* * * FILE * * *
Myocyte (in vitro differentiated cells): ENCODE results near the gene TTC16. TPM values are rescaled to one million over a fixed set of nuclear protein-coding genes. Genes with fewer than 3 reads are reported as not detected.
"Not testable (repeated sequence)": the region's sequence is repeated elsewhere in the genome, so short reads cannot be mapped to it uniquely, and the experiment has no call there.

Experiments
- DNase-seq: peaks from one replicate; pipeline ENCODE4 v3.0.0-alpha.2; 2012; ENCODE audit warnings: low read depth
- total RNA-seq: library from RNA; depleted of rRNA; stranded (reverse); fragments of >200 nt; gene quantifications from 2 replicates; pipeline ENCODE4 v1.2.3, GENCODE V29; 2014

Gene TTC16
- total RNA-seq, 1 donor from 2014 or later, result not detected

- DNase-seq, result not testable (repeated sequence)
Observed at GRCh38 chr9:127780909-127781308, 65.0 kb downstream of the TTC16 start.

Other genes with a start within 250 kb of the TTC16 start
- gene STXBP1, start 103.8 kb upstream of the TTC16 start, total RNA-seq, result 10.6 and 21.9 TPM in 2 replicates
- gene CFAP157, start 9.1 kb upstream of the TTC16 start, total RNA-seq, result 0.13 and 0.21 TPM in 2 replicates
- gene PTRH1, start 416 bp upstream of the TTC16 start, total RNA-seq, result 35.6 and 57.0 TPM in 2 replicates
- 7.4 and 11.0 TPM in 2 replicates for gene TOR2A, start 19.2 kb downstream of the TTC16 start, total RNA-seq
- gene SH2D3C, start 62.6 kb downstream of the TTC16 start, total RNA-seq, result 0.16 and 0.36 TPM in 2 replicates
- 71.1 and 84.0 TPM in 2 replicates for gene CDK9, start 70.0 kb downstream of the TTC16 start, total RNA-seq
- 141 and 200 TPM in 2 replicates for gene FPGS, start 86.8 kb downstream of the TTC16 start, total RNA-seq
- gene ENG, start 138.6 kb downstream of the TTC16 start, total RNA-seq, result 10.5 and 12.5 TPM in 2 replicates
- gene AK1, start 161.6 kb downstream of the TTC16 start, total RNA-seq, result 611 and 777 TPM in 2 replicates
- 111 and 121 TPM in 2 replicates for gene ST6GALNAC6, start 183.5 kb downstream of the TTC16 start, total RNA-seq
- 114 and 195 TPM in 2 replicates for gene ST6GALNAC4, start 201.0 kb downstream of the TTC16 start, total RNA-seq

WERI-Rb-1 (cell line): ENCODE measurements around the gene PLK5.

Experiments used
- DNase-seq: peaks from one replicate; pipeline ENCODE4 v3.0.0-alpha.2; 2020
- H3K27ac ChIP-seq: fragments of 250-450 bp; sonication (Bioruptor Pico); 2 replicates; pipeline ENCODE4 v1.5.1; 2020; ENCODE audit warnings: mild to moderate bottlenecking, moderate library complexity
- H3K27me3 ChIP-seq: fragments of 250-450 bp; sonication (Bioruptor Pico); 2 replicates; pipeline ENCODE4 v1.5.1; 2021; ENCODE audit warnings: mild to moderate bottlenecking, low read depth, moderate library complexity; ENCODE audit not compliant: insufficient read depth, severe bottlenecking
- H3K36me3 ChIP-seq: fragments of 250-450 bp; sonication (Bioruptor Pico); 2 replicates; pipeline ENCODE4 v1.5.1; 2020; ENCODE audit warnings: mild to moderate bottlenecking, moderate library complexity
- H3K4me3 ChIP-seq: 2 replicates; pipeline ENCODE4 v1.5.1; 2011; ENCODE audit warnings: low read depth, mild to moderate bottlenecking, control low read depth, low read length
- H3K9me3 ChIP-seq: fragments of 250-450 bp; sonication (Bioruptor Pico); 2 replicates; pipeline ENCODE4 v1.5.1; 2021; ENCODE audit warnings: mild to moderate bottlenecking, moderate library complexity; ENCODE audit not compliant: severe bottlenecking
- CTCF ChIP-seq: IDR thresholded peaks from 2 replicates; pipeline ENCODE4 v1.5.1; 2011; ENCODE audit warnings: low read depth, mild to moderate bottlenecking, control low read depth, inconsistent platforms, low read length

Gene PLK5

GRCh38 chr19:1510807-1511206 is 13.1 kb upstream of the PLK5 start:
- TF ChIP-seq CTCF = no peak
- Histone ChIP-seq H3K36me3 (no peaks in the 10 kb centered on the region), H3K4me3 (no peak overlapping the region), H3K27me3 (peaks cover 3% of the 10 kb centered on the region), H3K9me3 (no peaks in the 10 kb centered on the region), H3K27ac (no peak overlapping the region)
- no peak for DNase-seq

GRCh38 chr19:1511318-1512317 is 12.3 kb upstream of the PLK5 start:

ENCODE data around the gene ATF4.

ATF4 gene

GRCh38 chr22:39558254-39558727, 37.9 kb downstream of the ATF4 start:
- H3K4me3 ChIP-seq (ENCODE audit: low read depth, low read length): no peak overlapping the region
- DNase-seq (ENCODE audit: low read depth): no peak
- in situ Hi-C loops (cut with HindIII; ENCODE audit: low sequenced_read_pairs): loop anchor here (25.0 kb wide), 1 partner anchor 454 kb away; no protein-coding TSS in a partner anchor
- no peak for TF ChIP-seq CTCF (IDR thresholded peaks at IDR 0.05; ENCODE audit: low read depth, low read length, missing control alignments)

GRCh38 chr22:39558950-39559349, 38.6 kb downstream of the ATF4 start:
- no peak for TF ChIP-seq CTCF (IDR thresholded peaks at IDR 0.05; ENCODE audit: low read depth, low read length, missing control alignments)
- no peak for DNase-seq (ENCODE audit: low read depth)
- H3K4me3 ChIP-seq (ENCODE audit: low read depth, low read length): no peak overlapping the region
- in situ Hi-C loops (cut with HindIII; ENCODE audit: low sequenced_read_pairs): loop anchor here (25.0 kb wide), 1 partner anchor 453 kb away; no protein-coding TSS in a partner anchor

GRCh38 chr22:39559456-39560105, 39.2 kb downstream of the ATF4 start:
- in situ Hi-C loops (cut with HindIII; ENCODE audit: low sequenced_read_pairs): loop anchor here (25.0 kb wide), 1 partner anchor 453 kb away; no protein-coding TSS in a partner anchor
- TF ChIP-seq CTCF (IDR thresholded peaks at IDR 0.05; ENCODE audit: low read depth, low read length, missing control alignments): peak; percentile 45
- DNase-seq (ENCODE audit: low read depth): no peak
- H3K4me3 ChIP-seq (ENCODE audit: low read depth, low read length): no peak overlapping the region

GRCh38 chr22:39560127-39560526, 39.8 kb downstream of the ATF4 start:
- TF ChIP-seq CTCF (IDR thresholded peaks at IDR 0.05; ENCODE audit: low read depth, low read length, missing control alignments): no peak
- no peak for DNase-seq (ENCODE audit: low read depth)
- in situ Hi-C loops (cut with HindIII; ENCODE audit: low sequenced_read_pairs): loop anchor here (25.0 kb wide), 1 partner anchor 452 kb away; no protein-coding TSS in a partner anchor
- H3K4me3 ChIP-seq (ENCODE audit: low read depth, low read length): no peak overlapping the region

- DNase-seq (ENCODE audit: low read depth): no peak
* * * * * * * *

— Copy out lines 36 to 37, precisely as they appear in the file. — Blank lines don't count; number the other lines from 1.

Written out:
GRCh38 chr19:1511318-1512317 is 12.3 kb upstream of the PLK5 start:

ENCODE data around the gene ATF4.